They don't become warriors in an instant; it happens over time, small event after small choice after tiny cut. But warriors are warriors because they keep going. They get up when others would simply die; they move their foot forward when their mind is screaming that they couldn't possibly take another step; they keep fighting in spite of the uneven odds.

This picture reminds me of the beauty in what warriors of all kinds lose - but also in what they gain.

Who is your favorite warrior (real or imaginary)?

Friday, March 4, 2016

Sleeping at Last - Lyricist Spotlight

I love musicians who are poets at heart. Not that anything can really beat "Players wanna play play play play play and haters gonna hate hate hate hate hate," but sometimes I want something with a little more depth.

So this is the beginning of a series of posts where I will spotlight some of my favorite bands who write stunning lyrics.

Today, that band is Sleeping at Last.

I just discovered this band thanks to Pandora and found the CD Atlas: Year One on Amazon Music (free if you have Prime!). I've been listening to it almost non-stop since I downloaded it.

Their music is epic like a movie soundtrack - symphony-like and soothing. But I've really fallen in love with their lyrics. The lyrics are so quotable I want to print all of them out and decoupage my walls with them.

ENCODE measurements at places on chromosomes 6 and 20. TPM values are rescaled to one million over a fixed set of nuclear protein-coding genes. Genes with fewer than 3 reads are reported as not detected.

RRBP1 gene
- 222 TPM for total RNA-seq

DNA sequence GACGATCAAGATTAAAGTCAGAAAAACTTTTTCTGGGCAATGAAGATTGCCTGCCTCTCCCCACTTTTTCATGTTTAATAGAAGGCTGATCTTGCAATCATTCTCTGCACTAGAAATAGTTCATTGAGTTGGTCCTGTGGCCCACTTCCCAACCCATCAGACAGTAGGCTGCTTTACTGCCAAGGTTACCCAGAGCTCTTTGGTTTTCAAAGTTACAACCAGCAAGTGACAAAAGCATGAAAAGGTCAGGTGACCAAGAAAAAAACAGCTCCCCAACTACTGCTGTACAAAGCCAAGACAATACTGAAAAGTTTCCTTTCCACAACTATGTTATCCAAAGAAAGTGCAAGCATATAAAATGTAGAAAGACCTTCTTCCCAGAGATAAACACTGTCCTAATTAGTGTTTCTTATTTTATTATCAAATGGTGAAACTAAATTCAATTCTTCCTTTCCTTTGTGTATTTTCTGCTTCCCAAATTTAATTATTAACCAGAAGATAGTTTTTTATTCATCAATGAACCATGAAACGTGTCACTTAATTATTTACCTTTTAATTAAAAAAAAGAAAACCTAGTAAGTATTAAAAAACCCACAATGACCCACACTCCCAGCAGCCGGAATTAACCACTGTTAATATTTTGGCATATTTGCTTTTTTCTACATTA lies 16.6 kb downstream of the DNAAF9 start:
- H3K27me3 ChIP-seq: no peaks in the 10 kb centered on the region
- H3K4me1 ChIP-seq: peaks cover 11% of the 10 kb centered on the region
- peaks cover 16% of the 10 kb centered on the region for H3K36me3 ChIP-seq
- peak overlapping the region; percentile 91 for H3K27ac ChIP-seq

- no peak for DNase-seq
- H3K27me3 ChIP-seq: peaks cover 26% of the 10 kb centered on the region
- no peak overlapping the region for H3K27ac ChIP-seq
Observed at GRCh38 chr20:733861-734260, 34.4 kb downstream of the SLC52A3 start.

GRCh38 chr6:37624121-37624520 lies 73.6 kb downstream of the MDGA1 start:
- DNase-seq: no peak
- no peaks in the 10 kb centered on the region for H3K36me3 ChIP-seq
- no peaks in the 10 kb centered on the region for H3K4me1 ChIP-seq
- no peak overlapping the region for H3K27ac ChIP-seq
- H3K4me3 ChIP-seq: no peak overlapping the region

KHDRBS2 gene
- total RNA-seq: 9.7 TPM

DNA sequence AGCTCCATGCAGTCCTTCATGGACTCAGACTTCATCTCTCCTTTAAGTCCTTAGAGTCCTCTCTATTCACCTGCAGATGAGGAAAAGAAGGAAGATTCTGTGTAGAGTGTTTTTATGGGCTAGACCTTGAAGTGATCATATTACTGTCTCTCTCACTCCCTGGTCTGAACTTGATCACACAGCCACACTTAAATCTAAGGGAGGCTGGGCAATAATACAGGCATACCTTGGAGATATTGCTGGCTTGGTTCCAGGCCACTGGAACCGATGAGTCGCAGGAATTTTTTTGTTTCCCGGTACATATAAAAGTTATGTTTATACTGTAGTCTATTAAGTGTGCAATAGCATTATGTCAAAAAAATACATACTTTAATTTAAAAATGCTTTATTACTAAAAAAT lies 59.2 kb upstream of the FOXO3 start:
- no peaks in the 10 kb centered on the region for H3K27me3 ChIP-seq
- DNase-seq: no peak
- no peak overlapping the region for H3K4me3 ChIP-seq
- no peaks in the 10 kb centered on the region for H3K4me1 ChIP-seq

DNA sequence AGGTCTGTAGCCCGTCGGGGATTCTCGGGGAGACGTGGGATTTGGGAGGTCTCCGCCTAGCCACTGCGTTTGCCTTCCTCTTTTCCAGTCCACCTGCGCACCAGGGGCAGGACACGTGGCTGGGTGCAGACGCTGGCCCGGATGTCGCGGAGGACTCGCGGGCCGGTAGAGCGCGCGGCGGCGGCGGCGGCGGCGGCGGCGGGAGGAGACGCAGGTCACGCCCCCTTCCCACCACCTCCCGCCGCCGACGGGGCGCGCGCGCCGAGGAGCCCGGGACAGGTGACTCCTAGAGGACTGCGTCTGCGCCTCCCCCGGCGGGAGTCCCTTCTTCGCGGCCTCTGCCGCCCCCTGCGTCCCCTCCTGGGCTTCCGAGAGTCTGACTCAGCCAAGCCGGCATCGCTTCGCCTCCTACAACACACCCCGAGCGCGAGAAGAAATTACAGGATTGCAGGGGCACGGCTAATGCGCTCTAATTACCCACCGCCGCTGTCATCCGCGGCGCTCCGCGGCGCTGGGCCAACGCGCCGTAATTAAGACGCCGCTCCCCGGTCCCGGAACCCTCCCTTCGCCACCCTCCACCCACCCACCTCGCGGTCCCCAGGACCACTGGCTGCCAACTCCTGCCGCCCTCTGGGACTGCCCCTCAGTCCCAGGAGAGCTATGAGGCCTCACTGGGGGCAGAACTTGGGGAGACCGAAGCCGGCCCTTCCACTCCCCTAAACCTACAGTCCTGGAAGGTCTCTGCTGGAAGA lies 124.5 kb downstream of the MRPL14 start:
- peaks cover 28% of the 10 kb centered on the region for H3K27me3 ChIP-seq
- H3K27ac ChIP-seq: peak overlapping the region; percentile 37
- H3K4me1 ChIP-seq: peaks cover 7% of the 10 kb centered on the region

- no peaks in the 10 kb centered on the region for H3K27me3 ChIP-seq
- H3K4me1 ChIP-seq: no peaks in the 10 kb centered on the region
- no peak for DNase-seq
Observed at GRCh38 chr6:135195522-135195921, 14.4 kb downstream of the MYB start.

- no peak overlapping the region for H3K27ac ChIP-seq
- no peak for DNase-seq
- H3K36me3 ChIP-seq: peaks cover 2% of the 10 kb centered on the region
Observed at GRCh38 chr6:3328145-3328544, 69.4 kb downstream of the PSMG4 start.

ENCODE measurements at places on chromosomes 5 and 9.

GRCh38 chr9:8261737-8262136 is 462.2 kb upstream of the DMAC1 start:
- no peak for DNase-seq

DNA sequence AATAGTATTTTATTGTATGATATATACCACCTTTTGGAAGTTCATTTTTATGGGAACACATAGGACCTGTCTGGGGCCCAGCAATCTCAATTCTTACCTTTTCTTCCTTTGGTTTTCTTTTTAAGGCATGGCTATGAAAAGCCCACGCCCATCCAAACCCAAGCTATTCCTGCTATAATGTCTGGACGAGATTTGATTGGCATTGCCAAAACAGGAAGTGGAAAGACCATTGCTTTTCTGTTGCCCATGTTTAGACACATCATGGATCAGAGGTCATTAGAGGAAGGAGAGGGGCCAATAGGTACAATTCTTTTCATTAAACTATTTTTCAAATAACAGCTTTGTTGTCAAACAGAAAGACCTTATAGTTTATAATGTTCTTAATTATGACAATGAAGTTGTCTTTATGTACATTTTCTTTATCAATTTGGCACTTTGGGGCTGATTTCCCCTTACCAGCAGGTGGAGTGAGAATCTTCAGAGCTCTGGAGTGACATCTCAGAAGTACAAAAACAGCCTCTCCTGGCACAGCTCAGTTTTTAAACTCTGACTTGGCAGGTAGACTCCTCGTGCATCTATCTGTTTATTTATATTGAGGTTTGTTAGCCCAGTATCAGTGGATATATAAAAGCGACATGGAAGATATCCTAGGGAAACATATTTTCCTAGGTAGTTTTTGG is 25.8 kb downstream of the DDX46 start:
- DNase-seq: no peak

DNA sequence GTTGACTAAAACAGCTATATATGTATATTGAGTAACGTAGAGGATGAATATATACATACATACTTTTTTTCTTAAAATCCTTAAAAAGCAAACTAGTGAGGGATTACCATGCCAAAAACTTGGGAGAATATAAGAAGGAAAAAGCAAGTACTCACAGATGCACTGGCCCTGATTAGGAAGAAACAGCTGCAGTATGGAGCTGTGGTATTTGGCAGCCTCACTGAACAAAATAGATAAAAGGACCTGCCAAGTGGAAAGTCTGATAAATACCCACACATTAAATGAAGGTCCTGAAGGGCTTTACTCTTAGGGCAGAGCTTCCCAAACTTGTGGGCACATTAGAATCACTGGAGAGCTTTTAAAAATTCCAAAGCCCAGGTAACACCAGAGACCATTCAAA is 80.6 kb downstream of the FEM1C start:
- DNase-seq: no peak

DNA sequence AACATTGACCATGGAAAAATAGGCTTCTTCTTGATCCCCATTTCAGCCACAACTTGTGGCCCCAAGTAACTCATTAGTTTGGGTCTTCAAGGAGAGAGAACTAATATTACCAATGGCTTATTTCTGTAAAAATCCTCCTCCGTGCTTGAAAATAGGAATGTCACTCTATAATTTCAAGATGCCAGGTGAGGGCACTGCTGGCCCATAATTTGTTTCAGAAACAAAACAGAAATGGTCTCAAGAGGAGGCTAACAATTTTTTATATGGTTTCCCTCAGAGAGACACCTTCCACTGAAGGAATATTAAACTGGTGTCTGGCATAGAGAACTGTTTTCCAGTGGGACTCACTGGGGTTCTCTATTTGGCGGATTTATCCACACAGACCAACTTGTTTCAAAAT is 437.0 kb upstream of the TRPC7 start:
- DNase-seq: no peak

Here are some examples:
Credit: Pinterest

And another:


And one more:

Credit: Pinterest

Wednesday, March 2, 2016

"One Conflict-Free Life Please. To Go."

The Storybook Cafe on Elm was all concrete, metal, and glass. There was a row of stools facing the window, lined with hipsters and their Macboooks, no doubt earning money through social media management and marketing.

The barista wore a red flannel shirt, a beard, and brown boots. How, I wondered, did this lumberjack end up in perpetually sunny, 70-degree Beachtown, California. I glanced at the menu.

"What can I get for you?"

I put the menu down. "I will have one conflict-free life. To go."

"That's not on the menu."

I frowned and glanced at the menu again. Then I winked at him casually.

"It is for me."

"It's not on the menu for anyone."

"That's not true. I know for a fact you just served it to Miss Knee-high Boots and Tunic over there." I gestured to a tall blonde, sipping from her cup dreamily, staring at her screen.

"What other customers ordered doesn't matter. And besides, that wasn't what she ordered. Because it's not on the menu."

"It should be. It would really help your sales."

"That's not exactly the point."

"You mean it's not your job to give the customer what they want?"

"We serve stories, Ma'm. Thus the name."

Hipsters. What bunch of smart-asses. I persisted: "But that's all I want. I don't want any of these other things: 8 ounces of sorrow with a joy rinse? Relationship conflict with a character boost? Who would want that? Sounds like you get a lot of what you don't want, for just a tiny bit of what you do want."

"I don't make the menu. I just serve it. If you need more time to decide, I will help the next guest while you consider." He gestured to the man behind me and I stepped aside, disgruntled.

I took a seat at a glass table.

All I wanted was to be happy and stress-free. I didn't see the problem. An old man sitting next to me wearing a scarf and dark-rimmed glasses interrupted my thoughts.

"Might I make a suggestion?"

I was suspicious, but eternally polite, as always - a trick I learned to reduce conflict on my own. "Certainly."